Chavala SH, Farsiu S, Maldonado R, Wallace DK, Freedman SF, Toth CA. Insights into advanced retinopathy of prematurity using handheld spectral domain optical coherence tomography imaging.  Ophthalmology. 2009;116(12):2448-2456
PubMed   |  Link to Article
Vinekar A, Avadhani K, Sivakumar M,  et al.  Understanding clinically undetected macular changes in early retinopathy of prematurity on spectral domain optical coherence tomography.  Invest Ophthalmol Vis Sci. 2011;52(8):5183-5188
PubMed   |  Link to Article
Cabrera MT, Maldonado RS, Toth CA,  et al.  Subfoveal fluid in healthy full-term newborns observed by handheld spectral-domain optical coherence tomography.  Am J Ophthalmol. 2012;153(1):167-175
PubMed   |  Link to Article
Maldonado RS, Izatt JA, Sarin N,  et al.  Optimizing hand-held spectral domain optical coherence tomography imaging for neonates, infants, and children.  Invest Ophthalmol Vis Sci. 2010;51(5):2678-2685
PubMed   |  Link to Article
Maldonado RS, O’Connell RV, Sarin N,  et al.  Dynamics of human foveal development after premature birth.  Ophthalmology. 2011;118(12):2315-2325
PubMed   |  Link to Article
Drexler W, Morgner U, Kärtner FX,  et al.  In vivo ultrahigh-resolution optical coherence tomography.  Opt Lett. 1999;24(17):1221-1223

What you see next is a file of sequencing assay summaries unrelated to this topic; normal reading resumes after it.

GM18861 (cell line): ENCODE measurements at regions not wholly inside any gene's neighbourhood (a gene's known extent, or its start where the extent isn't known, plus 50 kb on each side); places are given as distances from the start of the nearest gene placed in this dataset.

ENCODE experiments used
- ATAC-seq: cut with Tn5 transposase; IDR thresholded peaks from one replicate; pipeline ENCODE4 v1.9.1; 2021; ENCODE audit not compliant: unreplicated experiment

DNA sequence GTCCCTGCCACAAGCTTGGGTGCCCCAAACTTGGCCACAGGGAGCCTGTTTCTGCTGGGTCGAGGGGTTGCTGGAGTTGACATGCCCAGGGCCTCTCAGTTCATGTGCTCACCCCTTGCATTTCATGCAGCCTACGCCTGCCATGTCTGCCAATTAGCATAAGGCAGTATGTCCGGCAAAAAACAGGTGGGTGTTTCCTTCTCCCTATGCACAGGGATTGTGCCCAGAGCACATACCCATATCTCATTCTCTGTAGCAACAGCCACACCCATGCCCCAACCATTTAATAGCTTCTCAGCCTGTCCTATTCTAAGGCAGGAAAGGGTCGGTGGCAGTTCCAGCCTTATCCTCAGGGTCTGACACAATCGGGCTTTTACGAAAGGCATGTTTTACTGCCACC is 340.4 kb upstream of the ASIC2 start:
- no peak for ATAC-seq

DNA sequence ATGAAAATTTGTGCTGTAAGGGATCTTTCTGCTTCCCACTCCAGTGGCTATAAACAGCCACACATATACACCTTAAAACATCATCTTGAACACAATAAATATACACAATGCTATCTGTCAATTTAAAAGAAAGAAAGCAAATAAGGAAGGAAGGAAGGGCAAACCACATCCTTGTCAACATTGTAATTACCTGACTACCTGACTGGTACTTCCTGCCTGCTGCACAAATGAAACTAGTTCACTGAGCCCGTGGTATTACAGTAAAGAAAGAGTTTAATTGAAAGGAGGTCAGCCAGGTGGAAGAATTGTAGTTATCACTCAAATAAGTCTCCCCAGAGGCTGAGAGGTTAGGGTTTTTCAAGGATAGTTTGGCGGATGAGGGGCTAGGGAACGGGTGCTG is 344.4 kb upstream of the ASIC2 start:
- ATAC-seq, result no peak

PubMed   |  Link to Article
Drexler W. Ultrahigh-resolution optical coherence tomography.  J Biomed Opt. 2004;9(1):47-74
PubMed   |  Link to Article
Spaide RF, Curcio CA. Anatomical correlates to the bands seen in the outer retina by optical coherence tomography: literature review and model.  Retina. 2011;31(8):1609-1619
PubMed   |  Link to Article
Hood DC, Zhang X, Ramachandran R,  et al.  The inner segment/outer segment border seen on optical coherence tomography is less intense in patients with diminished cone function.  Invest Ophthalmol Vis Sci. 2011;52(13):9703-9709
PubMed   |  Link to Article
Abramoff MD, Magelhaes PJ, Ram SJ. Image processing with ImageJ.  Biophotonics Int. 2004;11(7):36-42
Vinekar A, Sivakumar M, Shetty R,  et al.  A novel technique using spectral-domain optical coherence tomography (Spectralis, SD-OCT+HRA) to image supine non-anaesthetized infants: utility demonstrated in aggressive posterior retinopathy of prematurity.  Eye (Lond). 2010;24(2):379-382
PubMed   |  Link to Article
Wagner-Schuman M, Dubis AM, Nordgren RN,  et al.  Race- and sex-related differences in retinal thickness and foveal pit morphology.  Invest Ophthalmol Vis Sci. 2011;52(1):625-634
PubMed   |  Link to Article
Dubis AM, Hansen BR, Cooper RF, Beringer J, Dubra A, Carroll J. Relationship between the foveal avascular zone and foveal pit morphology.  Invest Ophthalmol Vis Sci. 2012;53(3):1628-1636
PubMed   |  Link to Article

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Dubis AM, Costakos DM, Subramaniam D, et al. Evaluation of normal human foveal development using optical coherence tomography and histologic examination. Arch Ophthalmol.. doi:10.1001/archophthalmol.2012.2270